You have to remember how much you love (and have always loved) expressing your real self. This is a core value of yours. You don’t want to be in any situation that includes pretending to be someone you’re not. This is crucial to your productivity and your identity and your self-confidence. You want some way to show the real curmudgeonly you to others. And you also love to coax young, passionate kids who maybe don’t fit in that easily into showing their true selves, too.
Your needs aren’t selfish or unrealistic. Everything good you’ve done in your life, everything that inspired you and gave you chills and made you cry tears of joy, came from a place where you were acknowledging and honoring your truest desires and sharing that good energy with others.
So claim the title of REAL ARTIST and INSPIRED DRAMA TEACHER right now. Everything else should get phased out as you move forward. I wouldn’t give up on teaching drama as a career trajectory, because you already know it’s something you love and could get paid to do. This is a good time to take a leap: You have a supportive partner who’s open to downsizing and moving. Look for some combination of work that blends writing as much as you possibly can with teaching drama to the kinds of kids you’ll enjoy the most.
If more grad school is the ideal way to pursue that balance of goals, so be it. If you can dive back into your current job and promote and advocate more vocally for your program, then do that. But ultimately, it sounds like you don’t want to teach English that much, so respect that and adjust your career plans accordingly.
Don’t worry about whether or not you can 100 percent guarantee that what comes next will be much better than what you’re doing now. Real artists understand that there are no perfect, victorious trajectories in the arts. It’s the nature of the beast. Every career leap I’ve ever taken has been a risk, and even though some risks looked like mistakes at first, they always led to new opportunities and a deeper understanding of what I wanted.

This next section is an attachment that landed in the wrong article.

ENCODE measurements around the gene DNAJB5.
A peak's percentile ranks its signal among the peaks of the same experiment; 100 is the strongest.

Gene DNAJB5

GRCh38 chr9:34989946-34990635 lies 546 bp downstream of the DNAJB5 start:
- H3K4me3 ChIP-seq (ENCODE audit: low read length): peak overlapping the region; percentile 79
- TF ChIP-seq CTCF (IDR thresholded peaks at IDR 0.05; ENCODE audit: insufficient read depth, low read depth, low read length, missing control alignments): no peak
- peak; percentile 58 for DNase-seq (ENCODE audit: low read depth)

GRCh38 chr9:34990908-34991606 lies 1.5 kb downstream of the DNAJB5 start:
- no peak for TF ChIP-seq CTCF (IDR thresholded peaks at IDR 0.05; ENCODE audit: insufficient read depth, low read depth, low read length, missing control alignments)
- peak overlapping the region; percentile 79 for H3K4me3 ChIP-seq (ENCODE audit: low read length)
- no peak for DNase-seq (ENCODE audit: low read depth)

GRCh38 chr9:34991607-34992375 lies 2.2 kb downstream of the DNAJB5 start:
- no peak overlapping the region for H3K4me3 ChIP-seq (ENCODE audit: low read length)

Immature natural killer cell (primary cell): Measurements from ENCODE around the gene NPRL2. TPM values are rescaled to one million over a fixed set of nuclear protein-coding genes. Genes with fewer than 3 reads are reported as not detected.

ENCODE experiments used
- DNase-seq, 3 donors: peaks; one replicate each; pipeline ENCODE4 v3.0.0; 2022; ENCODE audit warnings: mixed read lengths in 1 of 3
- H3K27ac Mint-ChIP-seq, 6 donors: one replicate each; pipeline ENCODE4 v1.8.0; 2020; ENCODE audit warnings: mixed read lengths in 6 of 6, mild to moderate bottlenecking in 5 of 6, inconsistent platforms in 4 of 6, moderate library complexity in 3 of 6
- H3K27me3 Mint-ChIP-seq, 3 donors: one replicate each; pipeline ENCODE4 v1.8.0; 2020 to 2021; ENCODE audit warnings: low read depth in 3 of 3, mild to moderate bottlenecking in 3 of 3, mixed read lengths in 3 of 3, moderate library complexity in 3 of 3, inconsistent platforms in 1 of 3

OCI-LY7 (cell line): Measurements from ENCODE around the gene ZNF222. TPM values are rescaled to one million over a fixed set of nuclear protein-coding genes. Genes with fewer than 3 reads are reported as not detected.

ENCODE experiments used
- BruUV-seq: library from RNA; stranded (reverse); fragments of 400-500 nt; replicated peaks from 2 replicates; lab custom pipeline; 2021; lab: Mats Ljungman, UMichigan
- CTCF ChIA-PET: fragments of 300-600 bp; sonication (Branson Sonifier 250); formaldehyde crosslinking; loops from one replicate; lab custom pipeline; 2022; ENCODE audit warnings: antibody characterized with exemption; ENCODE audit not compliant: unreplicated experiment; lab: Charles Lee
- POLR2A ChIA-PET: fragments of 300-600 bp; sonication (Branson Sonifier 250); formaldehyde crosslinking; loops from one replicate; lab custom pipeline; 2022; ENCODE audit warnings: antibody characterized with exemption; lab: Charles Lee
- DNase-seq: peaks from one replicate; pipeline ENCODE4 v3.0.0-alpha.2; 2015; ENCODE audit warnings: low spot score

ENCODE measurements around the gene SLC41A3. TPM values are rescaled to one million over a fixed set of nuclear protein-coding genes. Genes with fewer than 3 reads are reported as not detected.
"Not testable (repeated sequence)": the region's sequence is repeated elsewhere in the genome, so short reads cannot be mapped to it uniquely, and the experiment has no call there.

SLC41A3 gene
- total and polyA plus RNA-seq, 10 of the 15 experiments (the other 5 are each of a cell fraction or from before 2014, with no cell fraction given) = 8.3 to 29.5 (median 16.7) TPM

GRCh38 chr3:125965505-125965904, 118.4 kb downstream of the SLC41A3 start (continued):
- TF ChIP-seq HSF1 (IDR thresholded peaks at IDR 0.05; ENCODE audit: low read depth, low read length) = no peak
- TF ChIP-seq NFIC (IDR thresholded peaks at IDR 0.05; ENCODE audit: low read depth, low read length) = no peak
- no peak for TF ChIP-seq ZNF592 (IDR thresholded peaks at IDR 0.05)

You have to experiment. Some choices will look ill-considered at times. Accept that now and try to relax into it. Talk to your partner about it. Stop trying to control what happens next. You could pursue theater education and then decide it was a mistake. You could get your van and write your novel and then decide it was all a huge mistake. From where I’m sitting, both of those choices sound exciting and rewarding. There’s no way you wouldn’t have an adventure and learn a ton about yourself. The important thing is not what you do, it’s whether or not you can keep your neuroticism, perfectionism, and shame out of the picture enough to be productive and enjoy yourself.
That’s not specific to you. That’s the core of artistic risk: Can you manage your emotions, your expectations, and your productivity enough that you feel good along the way? We artists are a moody species! We have to have a lot of tools to manage ourselves. Take that self-management seriously. Read books about it. The struggles and self-doubt you’re facing are common to the artist’s life. But it’s a great life for those who lean into these challenges instead of stigmatizing themselves for being who they are.
One thing the books sometimes leave out? Art should be fun! It’s not about suffering. You’re choosing a joyful path, so celebrate that! Think of acting and performing. Picture how vulnerable but also how happy it makes you, to access all of that feeling on a stage. My God, what a high-wire act! Why would anyone choose that? But that’s part of what you love about it, isn’t it? You have to leap into a world of feeling without knowing how well it will go. You have to reject the logical hard-work-and-duty parts of your brain, and love the poetry-writing part of your brain instead. Drama and writing are your way of loving yourself.
It’s time to build your new religion and own what you love the most. Yes, it will feel embarrassing. I embarrass myself often. Yes, it will feel like a risk. Taking big leaps often means falling. Commit to the leap. Follow the feeling.
Ask Polly appears here the first three Wednesdays of every month. Additional columns and discussion threads are available on the Ask Polly newsletter, so sign up here. Polly’s evil twin Molly’s newsletter is here. Order Heather Havrilesky’s new book, What If This Were Enough?, here.